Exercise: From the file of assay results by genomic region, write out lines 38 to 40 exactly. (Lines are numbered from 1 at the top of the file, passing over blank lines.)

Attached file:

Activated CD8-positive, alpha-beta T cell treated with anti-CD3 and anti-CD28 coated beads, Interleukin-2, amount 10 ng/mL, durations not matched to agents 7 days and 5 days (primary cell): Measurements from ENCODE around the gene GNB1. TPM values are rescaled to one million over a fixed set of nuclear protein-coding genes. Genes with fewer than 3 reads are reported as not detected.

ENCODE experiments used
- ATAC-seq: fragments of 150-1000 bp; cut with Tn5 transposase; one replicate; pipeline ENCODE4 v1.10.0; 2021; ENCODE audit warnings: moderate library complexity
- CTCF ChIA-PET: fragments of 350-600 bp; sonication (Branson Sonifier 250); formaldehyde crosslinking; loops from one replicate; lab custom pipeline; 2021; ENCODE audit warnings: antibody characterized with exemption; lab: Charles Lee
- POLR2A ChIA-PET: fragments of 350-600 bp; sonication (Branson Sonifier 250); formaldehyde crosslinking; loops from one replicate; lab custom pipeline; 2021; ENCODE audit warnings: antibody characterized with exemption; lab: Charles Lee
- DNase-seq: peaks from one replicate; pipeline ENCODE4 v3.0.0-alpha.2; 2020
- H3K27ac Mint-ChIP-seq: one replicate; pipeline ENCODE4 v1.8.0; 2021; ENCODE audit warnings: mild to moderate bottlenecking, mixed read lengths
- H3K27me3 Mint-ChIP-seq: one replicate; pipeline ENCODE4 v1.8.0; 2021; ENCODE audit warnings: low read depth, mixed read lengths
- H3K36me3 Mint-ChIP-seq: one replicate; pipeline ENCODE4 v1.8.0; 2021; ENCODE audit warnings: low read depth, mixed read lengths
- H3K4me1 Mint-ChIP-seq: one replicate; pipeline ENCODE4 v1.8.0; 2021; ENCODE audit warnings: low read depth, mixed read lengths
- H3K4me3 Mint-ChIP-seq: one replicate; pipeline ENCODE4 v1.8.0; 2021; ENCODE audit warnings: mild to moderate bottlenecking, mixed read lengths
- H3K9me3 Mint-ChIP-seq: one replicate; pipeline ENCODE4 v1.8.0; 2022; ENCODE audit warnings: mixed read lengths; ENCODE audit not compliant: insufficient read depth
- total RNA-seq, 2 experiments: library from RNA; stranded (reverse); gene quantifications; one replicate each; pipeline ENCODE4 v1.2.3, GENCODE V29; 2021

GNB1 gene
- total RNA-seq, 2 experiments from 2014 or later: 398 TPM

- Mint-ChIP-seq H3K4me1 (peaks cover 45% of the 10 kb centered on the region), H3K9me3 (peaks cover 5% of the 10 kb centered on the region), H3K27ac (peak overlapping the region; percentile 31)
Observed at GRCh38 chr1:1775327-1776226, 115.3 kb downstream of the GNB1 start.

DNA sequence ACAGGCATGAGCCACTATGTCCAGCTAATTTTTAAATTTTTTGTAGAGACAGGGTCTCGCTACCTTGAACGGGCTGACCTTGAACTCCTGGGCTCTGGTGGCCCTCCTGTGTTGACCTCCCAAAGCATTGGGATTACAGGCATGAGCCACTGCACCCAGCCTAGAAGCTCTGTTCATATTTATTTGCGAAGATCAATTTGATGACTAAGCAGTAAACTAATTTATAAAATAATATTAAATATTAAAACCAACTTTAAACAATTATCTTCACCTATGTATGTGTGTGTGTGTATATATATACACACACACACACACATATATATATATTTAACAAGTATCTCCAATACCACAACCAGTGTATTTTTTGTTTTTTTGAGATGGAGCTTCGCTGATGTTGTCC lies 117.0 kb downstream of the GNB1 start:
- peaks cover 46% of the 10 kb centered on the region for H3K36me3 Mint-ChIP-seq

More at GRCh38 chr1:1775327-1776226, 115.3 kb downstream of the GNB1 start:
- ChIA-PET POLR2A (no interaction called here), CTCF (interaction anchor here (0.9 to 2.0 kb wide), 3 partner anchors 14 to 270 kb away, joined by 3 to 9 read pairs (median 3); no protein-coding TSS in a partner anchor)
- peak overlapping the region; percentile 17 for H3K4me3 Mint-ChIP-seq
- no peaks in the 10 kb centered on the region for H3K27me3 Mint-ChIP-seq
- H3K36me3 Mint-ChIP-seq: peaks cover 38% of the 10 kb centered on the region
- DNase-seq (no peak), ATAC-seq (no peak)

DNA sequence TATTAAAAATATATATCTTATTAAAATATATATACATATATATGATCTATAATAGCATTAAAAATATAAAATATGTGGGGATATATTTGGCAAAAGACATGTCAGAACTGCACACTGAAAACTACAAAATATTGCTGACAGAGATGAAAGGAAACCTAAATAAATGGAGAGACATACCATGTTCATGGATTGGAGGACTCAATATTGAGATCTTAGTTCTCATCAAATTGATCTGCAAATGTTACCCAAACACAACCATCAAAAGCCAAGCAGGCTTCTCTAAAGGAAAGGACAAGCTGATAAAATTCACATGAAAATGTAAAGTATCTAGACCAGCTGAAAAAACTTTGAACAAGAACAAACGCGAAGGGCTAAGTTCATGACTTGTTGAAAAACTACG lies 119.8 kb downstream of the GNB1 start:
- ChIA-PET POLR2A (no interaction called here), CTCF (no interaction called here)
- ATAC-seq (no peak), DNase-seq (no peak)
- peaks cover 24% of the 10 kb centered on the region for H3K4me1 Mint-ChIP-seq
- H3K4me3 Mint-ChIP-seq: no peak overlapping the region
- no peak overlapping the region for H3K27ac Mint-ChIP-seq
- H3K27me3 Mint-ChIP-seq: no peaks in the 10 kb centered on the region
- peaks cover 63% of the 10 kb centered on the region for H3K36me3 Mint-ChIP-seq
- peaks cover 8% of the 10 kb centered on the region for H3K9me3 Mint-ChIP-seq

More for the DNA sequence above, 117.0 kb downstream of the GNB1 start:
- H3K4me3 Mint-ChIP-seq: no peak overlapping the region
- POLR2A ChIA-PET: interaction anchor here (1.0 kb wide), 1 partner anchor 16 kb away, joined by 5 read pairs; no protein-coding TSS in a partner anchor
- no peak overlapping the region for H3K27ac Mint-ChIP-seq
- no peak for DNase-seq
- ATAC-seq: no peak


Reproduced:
- no peak overlapping the region for H3K27ac Mint-ChIP-seq
- no peak for DNase-seq
- ATAC-seq: no peak